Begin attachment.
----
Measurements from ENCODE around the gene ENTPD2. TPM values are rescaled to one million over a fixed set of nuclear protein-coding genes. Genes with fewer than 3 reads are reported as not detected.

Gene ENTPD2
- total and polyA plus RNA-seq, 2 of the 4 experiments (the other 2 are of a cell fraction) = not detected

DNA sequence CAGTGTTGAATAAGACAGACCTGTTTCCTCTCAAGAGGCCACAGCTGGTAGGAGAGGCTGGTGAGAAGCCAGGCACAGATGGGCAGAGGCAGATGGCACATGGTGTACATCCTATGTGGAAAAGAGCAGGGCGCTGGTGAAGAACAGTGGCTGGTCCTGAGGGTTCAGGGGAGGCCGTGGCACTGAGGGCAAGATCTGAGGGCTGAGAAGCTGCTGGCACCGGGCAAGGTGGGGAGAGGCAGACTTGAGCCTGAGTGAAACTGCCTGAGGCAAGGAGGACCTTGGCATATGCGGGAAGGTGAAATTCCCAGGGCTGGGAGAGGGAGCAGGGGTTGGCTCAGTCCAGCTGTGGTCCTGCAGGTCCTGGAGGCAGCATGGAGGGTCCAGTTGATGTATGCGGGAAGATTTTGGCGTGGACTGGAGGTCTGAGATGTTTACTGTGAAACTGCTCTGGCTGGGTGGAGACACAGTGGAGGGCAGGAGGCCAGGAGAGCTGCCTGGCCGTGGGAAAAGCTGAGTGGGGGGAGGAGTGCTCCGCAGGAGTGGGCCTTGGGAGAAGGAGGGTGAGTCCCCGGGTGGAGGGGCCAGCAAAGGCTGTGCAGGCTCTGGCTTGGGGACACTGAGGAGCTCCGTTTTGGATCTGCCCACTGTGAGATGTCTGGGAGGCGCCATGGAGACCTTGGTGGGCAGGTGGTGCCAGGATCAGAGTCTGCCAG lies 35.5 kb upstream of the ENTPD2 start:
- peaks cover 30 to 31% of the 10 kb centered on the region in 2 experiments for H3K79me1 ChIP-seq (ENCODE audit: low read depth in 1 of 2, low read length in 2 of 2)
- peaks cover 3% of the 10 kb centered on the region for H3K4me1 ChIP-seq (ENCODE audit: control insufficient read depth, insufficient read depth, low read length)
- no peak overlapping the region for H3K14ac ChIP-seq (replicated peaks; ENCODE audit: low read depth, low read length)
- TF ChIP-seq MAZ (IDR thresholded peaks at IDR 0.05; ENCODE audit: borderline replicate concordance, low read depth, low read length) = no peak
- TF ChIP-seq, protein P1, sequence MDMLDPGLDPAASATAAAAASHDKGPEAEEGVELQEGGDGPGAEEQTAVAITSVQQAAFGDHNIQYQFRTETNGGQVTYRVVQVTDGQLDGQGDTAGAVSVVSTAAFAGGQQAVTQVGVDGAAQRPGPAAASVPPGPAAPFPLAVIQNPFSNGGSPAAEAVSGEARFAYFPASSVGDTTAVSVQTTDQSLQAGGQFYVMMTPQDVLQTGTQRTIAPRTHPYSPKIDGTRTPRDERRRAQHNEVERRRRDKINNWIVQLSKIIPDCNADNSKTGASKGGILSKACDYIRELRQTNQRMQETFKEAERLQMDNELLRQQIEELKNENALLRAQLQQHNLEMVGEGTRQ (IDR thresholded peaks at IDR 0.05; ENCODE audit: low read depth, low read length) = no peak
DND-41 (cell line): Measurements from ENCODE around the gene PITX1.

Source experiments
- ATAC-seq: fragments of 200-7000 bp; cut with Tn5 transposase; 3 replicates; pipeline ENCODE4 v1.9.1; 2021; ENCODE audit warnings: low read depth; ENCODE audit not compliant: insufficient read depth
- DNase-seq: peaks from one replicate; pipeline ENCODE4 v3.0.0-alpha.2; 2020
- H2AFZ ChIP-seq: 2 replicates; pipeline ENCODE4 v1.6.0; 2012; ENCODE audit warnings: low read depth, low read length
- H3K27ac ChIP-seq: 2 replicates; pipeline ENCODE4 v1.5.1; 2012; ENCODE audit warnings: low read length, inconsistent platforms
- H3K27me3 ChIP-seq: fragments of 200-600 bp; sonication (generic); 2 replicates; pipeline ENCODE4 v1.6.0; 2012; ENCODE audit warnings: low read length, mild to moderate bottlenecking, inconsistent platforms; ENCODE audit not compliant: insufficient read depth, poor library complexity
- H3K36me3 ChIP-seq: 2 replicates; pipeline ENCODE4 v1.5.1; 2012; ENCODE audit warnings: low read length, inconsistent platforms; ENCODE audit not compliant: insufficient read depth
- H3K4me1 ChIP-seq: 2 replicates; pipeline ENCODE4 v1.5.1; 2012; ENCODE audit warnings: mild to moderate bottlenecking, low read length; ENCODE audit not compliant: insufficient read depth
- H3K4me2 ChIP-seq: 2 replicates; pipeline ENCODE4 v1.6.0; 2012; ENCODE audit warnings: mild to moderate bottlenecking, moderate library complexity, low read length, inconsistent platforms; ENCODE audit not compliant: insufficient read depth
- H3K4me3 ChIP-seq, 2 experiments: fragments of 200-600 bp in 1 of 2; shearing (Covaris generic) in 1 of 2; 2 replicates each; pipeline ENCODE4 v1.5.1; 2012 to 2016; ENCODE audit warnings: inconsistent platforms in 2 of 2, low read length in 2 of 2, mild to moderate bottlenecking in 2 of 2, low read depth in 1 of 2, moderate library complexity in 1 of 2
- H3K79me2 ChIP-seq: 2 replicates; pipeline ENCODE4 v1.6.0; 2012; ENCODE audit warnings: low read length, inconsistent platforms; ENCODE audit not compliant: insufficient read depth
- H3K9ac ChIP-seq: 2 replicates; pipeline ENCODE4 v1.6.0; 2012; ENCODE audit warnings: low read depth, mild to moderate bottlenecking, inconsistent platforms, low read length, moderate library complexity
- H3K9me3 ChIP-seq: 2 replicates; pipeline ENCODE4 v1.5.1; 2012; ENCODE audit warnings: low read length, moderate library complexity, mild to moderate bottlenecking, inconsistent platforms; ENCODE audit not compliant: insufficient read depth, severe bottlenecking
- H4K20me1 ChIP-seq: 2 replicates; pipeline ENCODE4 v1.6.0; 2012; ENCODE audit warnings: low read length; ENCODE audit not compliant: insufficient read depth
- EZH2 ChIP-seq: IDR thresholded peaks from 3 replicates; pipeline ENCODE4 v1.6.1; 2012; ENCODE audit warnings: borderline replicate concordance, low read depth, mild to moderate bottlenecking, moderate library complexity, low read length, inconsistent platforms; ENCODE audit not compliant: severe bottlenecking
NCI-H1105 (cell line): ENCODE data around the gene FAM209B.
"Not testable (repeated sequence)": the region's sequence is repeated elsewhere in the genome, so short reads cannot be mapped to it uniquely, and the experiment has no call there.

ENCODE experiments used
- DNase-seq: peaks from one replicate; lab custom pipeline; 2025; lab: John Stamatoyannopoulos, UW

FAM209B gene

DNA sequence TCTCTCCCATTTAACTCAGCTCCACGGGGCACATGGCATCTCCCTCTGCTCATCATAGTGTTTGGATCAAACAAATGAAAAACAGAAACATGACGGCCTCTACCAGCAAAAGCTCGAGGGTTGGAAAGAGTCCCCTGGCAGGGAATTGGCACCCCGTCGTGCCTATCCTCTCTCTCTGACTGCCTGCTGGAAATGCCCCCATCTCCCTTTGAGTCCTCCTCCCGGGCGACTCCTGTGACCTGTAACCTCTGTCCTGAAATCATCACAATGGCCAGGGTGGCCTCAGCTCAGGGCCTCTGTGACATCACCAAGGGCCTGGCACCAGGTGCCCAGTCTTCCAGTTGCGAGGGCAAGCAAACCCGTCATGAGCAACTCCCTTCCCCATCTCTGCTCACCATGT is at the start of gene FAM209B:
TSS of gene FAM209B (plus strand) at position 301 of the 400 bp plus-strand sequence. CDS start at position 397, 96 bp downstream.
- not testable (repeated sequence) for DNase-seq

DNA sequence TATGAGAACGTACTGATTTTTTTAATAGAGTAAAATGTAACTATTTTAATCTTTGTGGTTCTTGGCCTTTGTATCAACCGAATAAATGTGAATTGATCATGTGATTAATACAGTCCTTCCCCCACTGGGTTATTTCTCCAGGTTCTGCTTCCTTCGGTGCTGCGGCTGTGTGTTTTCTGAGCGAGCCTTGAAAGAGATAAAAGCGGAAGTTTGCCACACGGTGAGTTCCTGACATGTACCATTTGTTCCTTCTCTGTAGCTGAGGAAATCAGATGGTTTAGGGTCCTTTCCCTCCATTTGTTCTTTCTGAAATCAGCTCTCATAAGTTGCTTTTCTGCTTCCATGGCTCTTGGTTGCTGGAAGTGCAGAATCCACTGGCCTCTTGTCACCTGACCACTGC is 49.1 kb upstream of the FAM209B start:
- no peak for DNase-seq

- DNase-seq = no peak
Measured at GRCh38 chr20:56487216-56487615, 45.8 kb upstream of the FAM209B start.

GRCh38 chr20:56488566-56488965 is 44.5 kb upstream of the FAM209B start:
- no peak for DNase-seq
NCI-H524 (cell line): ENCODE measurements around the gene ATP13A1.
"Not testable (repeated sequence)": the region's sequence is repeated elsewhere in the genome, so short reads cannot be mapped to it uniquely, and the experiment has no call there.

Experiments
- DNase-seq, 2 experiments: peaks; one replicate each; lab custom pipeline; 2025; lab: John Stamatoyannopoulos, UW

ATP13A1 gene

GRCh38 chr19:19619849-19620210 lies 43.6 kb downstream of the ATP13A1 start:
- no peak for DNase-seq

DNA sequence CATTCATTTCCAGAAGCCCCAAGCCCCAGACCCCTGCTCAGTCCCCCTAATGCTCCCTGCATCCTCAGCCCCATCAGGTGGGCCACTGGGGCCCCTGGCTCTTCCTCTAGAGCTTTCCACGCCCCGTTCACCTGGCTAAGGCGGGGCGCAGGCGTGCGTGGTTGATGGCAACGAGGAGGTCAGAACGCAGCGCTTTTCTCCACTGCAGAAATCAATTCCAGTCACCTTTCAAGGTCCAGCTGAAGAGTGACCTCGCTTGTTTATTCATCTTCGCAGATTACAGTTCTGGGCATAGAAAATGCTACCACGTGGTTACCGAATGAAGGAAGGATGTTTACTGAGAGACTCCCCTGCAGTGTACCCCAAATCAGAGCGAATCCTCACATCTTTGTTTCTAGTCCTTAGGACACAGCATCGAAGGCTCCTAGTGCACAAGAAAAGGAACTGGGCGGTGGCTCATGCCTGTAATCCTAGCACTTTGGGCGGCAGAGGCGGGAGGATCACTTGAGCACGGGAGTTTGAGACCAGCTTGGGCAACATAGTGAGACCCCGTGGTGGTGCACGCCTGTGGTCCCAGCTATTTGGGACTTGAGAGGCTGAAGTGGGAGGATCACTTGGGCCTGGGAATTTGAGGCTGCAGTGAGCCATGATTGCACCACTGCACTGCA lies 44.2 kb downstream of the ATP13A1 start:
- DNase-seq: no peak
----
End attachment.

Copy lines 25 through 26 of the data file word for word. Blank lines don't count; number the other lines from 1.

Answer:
- EZH2 ChIP-seq: IDR thresholded peaks from 3 replicates; pipeline ENCODE4 v1.6.1; 2012; ENCODE audit warnings: borderline replicate concordance, low read depth, mild to moderate bottlenecking, moderate library complexity, low read length, inconsistent platforms; ENCODE audit not compliant: severe bottlenecking
NCI-H1105 (cell line): ENCODE data around the gene FAM209B.